Eye For Film >> Movies >> I Have Never Forgotten You - The Life And Legacy Of Simon Wiesenthal (2007) Film Review
I Have Never Forgotten You - The Life And Legacy Of Simon Wiesenthal
Reviewed by: Jennie Kermode
In 1945 Simon Wiesenthal was one of hundreds of thousands of people to be liberated from the Nazi concentration camps. So weak that he could scarcely stand, he had lost everyone he knew in the world and could see no reason to live. Then, as fate would have it, he stumbled across a group of Americans who were trying to gather the necessary evidence to try and convict SS officers in their custody. The Americans were astonished that this desperately fragile man should be so eager to help them, but they were glad of his assistance.
Wiesenthal made a promise to those who had died that he would never forget them, and from that day forward he spent his whole life hunting down former Nazi commanders to bring them to trial. It was an obsession which won him famous friends and made him bitter enemies, which exhausted him and his friends and family, and which commanded the attention of the world. Now, two years after his death, this documentary attempts to shed light on his experiences.
Few documentaries can ever have been put together with the same level of meticulous care as this one, clearly the product of exhaustive research. Every one of Wiesenthal's investigations, plus scenes detailing his background and significant experiences in his personal life, are supported by documents. An impressive amount of pre-war film footage has been unearthed, along with numerous photographs and later interviews with Wiesenthal about his work.
It's a difficult subject to present because of the repetitive nature of many of the investigations, and it comes across as slower and rather longer than it needs to be, diminishing the sense we ought to get of this man's tremendous energy, but largely that's because it's trying so hard. Wiesenthal's own scenes are almost always engaging, veering between the distressingly painful and the uproariously funny. Whilst this may not seem like a subject for laughter, Wiesenthal was always full of humour, and this story makes it clear how that provided him with a source of strength.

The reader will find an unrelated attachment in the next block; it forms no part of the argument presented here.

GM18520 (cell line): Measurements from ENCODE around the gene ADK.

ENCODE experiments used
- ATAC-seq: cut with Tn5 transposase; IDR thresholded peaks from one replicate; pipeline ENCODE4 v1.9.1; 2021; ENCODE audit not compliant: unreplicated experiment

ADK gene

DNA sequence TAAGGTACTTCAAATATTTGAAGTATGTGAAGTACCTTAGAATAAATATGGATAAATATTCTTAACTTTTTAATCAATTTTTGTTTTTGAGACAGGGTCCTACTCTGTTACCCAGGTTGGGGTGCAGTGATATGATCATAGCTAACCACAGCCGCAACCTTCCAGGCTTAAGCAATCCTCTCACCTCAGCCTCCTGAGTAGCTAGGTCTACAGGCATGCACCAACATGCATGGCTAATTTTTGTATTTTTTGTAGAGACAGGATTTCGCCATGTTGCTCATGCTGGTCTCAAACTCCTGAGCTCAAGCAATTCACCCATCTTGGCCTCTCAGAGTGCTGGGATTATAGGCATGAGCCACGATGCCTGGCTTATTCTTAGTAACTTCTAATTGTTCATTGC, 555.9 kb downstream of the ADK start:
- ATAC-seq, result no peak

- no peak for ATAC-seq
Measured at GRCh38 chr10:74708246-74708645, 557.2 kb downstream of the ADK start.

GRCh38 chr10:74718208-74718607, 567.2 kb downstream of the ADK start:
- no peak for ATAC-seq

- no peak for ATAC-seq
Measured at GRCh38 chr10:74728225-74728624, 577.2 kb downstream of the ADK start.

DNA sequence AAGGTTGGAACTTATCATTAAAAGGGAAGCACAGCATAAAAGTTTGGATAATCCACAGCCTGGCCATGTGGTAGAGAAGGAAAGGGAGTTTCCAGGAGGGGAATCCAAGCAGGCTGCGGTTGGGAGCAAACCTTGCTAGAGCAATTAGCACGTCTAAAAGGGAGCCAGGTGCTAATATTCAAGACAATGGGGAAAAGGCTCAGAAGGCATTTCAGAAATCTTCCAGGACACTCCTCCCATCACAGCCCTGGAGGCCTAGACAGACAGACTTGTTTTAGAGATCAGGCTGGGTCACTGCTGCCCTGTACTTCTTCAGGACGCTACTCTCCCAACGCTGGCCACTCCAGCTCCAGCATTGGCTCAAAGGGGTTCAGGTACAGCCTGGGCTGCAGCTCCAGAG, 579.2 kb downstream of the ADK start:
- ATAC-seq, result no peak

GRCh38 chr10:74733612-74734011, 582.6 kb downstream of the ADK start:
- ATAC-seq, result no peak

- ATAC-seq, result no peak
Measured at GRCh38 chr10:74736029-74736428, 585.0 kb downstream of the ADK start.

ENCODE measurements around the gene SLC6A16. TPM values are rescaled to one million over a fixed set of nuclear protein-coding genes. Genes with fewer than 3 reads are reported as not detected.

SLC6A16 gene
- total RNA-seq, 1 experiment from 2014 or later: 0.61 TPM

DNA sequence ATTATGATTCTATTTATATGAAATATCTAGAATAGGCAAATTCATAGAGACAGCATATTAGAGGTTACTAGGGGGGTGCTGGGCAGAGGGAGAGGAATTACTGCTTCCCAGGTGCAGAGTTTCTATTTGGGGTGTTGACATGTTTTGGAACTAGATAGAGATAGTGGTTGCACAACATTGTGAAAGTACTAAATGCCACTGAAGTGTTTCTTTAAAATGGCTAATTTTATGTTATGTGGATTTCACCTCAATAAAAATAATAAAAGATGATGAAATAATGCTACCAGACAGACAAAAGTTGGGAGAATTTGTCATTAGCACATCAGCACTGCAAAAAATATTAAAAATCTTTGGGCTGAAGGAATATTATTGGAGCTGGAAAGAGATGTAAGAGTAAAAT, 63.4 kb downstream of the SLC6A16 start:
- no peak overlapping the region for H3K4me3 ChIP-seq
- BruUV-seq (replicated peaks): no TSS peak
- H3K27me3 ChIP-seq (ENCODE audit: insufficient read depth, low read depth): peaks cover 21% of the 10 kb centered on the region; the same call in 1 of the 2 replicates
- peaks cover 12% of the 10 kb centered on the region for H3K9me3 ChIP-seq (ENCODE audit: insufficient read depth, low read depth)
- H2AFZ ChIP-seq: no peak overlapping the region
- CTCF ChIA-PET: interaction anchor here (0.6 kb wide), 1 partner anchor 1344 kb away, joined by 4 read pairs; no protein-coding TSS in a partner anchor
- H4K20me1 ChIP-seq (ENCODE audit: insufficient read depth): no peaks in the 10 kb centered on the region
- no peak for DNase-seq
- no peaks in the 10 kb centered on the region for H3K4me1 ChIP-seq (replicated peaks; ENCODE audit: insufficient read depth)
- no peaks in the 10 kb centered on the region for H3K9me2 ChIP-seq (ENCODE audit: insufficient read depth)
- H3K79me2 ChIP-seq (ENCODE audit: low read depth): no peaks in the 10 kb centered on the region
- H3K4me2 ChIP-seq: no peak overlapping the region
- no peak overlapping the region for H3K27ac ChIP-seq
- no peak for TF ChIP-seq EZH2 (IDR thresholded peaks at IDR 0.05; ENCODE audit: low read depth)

This film seems to be aimed primarily at an American audience, and some of the mispronunciations of names in it are really grating, especially coming from narrator Nicole Kidman, who surely knows better. Likewise, the repetitive and heavily sentimental soundtrack tries one's patience. It is unfortunate, but these little details are important, contributing as they do to making it seem just a little too much like a school history programme rather than the sort of film people would eagerly go to see on the big screen.
This is a shame, as it's a film which deserves to be seen, a film with many important things to say. Some of the topics it covers - such as Wiesenthal's concern for the Romany people in concentration camps - are rarely examined elsewhere. Few of those who do go to see this will leave without learning something new. "We wanted to be able to help future generations not only appreciate his contributions to the cause of justice for all people who have been victims of genocide, but inspire others to follow his example," says director Richard Trank, and this film certainly has the potential to do that.Reviewed on: 27 Jul 2007
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